Definitions for gypsumˈdʒɪp səm
This page provides all possible meanings and translations of the word gypsum
Random House Webster's College Dictionary
a soft mineral, hydrous calcium sulfate, CaSO4∙2H2O, occurring in massive or fibrous form and also as alabaster and selenite: used to make plaster of Paris and as a fertilizer.
Origin of gypsum:
1640–50; < L < Gk gýpsos chalk, gypsum
a common white or colorless mineral (hydrated calcium sulphate) used to make cements and plasters (especially plaster of Paris)
A mineral consisting of the hydrated calcium sulphate. When calcined, it forms plaster of Paris.
a mineral consisting of the hydrous sulphate of lime (calcium). When calcined, it forms plaster of Paris. Selenite is a transparent, crystalline variety; alabaster, a fine, white, massive variety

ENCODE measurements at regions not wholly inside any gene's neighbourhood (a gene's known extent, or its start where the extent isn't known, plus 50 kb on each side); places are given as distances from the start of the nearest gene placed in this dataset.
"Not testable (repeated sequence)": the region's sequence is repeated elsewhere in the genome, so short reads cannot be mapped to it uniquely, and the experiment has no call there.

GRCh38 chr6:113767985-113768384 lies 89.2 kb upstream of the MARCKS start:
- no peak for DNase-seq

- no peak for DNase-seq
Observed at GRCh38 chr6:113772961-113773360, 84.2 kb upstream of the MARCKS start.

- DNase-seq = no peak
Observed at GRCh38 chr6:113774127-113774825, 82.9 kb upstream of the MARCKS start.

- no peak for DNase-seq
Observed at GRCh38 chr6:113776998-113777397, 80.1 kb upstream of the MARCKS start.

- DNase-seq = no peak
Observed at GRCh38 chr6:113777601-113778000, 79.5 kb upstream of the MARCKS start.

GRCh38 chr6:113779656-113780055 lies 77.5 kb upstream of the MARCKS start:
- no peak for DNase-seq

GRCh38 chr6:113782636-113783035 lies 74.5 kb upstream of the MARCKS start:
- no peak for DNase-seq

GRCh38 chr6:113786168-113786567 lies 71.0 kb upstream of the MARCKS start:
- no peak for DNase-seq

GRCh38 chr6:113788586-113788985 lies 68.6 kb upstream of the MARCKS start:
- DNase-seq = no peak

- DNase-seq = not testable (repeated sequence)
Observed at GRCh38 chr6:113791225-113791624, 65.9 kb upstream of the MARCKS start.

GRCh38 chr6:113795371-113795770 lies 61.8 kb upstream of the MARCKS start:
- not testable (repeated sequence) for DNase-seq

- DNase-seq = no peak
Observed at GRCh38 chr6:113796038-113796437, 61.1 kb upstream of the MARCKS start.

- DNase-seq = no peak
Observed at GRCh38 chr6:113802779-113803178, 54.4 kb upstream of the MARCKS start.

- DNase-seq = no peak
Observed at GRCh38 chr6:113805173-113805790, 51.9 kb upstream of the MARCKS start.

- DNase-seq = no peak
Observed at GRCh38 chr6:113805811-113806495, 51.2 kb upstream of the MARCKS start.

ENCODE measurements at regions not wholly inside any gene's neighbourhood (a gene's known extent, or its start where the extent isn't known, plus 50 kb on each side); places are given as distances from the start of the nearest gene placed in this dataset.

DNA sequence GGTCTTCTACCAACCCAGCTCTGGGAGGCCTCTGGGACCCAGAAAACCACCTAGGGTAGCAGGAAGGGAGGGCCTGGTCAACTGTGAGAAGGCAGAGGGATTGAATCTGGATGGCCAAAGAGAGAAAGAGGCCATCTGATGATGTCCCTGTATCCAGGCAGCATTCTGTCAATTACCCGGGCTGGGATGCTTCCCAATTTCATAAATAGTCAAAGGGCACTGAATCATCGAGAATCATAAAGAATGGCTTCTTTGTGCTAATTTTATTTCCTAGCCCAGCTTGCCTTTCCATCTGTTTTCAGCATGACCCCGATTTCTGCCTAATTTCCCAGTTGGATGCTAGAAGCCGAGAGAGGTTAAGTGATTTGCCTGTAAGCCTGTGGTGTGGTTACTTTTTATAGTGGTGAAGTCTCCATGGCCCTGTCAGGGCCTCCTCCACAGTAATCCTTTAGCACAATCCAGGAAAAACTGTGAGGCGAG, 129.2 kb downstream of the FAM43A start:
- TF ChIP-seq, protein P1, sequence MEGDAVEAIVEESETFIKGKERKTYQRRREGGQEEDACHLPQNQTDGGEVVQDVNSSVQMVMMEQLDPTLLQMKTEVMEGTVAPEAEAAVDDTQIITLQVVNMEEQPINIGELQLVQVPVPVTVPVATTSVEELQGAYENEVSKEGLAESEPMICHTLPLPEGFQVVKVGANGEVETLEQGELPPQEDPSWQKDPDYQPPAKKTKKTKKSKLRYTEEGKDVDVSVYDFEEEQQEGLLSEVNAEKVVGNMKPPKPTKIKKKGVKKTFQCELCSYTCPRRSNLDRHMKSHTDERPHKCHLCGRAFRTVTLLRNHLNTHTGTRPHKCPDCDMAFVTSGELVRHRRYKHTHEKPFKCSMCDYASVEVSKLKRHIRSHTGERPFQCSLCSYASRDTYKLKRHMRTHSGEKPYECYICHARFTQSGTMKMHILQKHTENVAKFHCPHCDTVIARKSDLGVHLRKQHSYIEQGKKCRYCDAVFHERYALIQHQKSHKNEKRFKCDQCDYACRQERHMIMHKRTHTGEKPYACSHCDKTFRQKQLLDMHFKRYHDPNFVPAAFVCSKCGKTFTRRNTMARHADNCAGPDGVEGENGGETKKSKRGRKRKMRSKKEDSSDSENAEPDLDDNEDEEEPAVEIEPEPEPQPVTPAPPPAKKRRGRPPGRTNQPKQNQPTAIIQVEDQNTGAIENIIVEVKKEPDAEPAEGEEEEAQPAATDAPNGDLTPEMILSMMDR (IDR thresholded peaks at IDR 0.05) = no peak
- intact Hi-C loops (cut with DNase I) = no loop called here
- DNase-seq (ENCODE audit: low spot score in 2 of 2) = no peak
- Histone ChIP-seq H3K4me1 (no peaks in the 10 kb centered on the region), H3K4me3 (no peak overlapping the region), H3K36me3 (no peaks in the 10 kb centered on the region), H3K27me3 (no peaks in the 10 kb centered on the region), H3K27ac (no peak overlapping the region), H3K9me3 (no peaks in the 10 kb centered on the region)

Gypsum is a very soft sulfate mineral composed of calcium sulfate dihydrate, with the chemical formula CaSO4·2H2O. It can be used as a fertilizer, is the main constituent in many forms of plaster and is widely mined. A very fine-grained white or lightly tinted variety of gypsum, called alabaster, has been used for sculpture by many cultures including Ancient Egypt, Mesopotamia and the Nottingham alabasters of medieval England. It is the definition of a hardness of 2 on the Mohs scale of mineral hardness. It forms as an evaporite mineral and as a hydration product of anhydrite.
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